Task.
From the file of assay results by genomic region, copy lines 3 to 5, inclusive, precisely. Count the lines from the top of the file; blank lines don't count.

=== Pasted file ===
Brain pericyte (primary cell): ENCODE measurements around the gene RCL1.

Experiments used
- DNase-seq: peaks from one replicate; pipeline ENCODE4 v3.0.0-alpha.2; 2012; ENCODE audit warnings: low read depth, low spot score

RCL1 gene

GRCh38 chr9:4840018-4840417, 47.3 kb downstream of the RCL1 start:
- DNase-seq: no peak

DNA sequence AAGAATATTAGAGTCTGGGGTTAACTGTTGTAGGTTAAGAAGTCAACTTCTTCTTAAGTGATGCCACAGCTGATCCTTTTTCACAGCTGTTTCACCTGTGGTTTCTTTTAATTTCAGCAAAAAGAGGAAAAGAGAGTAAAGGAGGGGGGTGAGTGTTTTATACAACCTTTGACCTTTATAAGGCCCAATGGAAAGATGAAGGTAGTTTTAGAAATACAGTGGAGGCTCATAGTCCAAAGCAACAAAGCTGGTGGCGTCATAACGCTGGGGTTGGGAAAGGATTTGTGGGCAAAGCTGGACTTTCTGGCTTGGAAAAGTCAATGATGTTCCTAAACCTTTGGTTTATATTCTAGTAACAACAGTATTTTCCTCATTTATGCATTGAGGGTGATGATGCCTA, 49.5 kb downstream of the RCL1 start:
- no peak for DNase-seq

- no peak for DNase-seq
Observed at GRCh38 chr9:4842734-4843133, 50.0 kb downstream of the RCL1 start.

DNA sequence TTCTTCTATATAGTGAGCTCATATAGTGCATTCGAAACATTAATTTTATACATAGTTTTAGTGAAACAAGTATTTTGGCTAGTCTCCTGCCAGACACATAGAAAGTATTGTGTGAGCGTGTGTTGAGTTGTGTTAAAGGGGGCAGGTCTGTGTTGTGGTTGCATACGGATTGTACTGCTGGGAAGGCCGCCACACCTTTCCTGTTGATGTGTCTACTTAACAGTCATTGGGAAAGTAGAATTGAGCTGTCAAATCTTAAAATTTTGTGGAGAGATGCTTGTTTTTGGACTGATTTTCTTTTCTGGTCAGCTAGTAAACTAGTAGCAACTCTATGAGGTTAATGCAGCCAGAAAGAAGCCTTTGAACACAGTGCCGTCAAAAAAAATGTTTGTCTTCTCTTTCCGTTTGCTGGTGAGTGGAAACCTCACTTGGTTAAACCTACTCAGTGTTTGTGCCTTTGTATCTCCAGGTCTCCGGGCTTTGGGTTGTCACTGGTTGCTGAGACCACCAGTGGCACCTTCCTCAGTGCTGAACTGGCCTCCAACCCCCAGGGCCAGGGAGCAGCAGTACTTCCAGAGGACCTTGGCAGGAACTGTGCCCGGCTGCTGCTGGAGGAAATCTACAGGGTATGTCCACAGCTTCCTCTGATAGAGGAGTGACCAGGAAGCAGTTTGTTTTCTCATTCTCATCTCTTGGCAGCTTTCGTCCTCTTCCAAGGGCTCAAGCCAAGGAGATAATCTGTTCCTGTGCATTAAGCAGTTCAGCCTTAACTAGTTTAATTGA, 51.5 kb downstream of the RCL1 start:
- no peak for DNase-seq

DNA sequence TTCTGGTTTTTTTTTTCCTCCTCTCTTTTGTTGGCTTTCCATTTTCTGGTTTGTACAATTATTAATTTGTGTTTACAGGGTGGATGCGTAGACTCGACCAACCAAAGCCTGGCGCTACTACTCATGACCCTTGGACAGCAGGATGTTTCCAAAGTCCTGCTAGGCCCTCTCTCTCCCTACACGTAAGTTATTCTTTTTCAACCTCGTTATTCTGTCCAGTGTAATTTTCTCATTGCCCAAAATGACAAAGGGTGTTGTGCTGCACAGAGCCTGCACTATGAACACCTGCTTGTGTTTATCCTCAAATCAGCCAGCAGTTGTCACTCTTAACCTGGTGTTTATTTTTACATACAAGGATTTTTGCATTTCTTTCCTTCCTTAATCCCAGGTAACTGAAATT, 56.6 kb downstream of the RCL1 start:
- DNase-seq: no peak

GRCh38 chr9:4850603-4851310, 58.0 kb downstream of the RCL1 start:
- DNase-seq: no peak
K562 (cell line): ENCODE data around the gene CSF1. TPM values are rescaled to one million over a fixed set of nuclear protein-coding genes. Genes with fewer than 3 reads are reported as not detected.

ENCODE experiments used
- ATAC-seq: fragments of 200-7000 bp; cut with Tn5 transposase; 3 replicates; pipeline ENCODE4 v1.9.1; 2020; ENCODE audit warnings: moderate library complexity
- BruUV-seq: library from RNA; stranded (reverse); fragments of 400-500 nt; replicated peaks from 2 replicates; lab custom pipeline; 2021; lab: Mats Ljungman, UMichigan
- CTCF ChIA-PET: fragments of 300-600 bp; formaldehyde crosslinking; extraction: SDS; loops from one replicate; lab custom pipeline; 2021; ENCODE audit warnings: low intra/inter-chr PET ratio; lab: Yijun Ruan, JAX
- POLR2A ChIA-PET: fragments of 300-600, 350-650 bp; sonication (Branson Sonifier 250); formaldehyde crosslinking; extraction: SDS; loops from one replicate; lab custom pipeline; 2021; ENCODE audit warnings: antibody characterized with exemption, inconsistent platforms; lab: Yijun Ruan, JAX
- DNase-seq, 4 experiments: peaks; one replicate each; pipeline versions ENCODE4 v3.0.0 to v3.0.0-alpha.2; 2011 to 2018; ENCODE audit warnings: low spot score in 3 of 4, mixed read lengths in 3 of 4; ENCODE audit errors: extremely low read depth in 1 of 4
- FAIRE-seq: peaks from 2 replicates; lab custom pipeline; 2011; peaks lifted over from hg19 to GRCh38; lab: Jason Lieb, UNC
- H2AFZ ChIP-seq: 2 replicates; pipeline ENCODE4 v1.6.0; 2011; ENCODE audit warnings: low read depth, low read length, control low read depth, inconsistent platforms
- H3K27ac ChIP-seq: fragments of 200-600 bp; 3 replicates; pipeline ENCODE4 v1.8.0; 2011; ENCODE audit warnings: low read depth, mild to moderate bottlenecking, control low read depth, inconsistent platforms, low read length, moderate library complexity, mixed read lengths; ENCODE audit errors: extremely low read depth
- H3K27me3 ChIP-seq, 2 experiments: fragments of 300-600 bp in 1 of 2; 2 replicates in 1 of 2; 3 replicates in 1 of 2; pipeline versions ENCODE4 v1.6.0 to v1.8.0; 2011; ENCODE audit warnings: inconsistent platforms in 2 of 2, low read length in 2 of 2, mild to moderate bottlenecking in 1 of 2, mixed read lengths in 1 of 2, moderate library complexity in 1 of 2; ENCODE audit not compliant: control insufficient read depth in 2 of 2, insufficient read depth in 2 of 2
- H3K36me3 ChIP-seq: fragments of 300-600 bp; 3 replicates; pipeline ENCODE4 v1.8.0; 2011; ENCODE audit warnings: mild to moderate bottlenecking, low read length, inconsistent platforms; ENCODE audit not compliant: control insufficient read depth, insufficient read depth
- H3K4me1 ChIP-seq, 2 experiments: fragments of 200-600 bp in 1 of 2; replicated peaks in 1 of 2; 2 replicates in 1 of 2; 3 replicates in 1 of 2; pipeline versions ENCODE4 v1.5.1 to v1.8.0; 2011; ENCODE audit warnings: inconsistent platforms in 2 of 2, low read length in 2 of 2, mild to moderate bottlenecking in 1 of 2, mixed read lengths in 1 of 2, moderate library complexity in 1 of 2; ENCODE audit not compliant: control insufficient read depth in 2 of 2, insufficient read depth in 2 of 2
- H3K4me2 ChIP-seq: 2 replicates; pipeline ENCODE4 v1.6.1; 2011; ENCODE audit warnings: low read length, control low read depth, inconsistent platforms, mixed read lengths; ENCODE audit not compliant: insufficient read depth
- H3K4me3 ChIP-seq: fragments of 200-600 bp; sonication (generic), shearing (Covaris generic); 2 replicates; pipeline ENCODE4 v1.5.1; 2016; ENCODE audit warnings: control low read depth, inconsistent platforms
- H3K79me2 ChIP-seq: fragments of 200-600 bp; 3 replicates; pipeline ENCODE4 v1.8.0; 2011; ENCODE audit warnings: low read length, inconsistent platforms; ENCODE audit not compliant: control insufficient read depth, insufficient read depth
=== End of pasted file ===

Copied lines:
- DNase-seq: peaks from one replicate; pipeline ENCODE4 v3.0.0-alpha.2; 2012; ENCODE audit warnings: low read depth, low spot score

RCL1 gene

GRCh38 chr9:4840018-4840417, 47.3 kb downstream of the RCL1 start: